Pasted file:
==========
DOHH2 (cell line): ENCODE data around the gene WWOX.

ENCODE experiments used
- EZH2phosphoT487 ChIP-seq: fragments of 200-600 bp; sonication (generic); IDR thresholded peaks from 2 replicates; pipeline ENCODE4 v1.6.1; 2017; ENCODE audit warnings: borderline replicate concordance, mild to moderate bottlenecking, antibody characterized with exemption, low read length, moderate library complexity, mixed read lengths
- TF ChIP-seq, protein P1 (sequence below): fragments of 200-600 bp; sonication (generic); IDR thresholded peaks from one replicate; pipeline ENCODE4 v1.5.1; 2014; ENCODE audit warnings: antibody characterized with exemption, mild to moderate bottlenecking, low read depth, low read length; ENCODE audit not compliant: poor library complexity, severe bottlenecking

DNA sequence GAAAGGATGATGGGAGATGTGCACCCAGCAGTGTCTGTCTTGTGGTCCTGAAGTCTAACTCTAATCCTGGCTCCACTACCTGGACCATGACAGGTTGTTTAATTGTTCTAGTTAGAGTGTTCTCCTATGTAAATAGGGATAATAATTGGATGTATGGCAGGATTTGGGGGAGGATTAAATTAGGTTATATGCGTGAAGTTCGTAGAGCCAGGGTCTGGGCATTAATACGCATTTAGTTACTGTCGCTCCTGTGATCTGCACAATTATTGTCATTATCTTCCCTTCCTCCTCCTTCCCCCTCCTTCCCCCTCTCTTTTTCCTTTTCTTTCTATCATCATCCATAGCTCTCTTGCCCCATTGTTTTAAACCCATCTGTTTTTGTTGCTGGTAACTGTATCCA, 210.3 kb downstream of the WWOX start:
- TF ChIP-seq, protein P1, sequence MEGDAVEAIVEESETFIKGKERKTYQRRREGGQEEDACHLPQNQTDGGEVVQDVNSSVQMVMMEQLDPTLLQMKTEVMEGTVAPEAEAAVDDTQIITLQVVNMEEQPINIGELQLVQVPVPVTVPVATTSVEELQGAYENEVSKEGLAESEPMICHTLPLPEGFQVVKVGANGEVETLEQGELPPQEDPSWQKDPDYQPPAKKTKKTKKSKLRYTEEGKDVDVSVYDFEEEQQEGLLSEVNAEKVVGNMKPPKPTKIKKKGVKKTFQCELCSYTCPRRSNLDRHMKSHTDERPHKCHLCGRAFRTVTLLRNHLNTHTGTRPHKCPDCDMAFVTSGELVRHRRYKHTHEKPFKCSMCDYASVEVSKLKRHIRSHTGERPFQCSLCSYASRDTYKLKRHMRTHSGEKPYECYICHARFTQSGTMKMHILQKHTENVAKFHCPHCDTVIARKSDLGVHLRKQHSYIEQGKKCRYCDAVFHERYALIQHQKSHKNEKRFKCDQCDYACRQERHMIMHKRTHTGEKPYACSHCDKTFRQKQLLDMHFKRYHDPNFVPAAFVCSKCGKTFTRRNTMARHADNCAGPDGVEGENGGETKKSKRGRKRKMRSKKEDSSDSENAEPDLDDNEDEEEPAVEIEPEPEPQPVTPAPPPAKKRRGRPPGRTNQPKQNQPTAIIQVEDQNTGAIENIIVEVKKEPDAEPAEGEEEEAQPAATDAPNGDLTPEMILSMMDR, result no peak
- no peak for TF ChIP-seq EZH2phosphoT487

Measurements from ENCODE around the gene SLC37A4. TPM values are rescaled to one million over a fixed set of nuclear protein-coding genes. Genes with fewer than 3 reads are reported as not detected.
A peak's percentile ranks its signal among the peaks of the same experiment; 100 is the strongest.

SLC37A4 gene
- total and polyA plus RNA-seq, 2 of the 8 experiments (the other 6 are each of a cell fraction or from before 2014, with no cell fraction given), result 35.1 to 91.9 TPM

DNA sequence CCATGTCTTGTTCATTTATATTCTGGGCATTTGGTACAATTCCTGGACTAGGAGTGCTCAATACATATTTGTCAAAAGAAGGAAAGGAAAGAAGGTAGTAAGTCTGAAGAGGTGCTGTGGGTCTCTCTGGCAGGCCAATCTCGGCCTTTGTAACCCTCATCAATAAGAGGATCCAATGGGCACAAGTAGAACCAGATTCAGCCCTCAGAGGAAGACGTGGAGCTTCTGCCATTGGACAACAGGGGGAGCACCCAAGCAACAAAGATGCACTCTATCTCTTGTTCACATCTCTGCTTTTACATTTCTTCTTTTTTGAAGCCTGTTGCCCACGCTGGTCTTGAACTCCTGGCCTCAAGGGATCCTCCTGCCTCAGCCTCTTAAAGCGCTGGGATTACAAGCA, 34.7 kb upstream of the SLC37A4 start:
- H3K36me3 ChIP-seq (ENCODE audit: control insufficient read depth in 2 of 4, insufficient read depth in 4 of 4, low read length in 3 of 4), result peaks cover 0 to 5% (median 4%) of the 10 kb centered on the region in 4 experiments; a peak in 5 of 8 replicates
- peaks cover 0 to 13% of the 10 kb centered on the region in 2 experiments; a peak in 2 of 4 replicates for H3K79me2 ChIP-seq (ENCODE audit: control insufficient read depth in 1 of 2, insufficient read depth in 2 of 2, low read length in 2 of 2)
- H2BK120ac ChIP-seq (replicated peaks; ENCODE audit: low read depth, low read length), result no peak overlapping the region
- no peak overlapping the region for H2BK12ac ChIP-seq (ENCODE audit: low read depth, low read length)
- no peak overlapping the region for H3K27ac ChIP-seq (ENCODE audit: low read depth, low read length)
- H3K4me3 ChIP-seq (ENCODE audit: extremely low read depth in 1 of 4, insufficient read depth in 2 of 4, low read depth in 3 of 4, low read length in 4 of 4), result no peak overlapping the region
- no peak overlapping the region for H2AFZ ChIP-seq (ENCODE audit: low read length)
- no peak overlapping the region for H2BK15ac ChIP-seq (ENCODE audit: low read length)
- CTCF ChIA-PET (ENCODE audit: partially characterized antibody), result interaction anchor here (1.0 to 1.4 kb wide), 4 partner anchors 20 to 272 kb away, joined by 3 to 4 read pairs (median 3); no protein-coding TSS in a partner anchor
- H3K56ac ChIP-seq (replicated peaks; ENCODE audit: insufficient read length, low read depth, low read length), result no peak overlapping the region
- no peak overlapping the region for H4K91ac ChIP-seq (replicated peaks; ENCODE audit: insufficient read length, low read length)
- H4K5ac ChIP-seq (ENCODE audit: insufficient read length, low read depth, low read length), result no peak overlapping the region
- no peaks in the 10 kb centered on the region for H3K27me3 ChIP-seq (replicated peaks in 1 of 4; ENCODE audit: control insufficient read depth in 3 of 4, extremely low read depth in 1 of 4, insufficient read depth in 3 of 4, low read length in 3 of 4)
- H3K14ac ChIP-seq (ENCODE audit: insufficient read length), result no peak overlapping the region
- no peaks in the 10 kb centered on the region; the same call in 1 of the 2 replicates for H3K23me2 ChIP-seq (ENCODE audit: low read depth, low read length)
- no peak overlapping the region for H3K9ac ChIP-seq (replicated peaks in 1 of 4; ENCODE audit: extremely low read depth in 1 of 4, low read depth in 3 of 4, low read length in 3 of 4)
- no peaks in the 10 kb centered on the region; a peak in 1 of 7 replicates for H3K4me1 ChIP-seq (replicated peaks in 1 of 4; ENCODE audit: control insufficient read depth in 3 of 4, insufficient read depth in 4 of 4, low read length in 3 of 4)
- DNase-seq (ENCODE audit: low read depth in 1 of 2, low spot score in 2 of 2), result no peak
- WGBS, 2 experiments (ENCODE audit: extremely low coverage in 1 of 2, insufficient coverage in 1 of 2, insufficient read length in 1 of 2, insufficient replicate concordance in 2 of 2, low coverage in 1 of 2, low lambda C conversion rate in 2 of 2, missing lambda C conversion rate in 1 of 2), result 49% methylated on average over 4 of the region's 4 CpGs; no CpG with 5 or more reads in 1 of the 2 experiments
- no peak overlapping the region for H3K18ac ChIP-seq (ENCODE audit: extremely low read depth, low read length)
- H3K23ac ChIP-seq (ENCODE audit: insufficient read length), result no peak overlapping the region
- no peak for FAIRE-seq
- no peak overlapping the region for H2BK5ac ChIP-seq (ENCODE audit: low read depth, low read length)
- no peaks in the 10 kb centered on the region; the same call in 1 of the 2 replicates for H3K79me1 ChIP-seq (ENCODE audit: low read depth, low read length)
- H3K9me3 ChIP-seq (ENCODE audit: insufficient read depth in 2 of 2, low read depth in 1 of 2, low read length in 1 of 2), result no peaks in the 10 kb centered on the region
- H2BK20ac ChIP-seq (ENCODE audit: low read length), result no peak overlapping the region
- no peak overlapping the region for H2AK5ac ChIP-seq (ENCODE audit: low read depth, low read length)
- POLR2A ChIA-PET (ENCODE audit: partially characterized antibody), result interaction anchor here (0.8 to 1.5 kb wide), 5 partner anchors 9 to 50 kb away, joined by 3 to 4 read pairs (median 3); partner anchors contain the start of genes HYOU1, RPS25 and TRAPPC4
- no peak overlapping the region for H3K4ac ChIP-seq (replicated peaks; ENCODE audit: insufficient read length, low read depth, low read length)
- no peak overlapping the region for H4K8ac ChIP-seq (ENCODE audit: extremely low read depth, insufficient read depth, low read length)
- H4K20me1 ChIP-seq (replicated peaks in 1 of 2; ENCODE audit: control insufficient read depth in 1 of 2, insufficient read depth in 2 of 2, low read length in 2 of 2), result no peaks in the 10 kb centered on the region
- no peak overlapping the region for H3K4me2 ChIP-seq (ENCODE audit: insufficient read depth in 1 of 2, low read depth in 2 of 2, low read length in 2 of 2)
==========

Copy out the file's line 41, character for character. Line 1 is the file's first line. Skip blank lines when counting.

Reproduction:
- no peak overlapping the region for H3K4ac ChIP-seq (replicated peaks; ENCODE audit: insufficient read length, low read depth, low read length)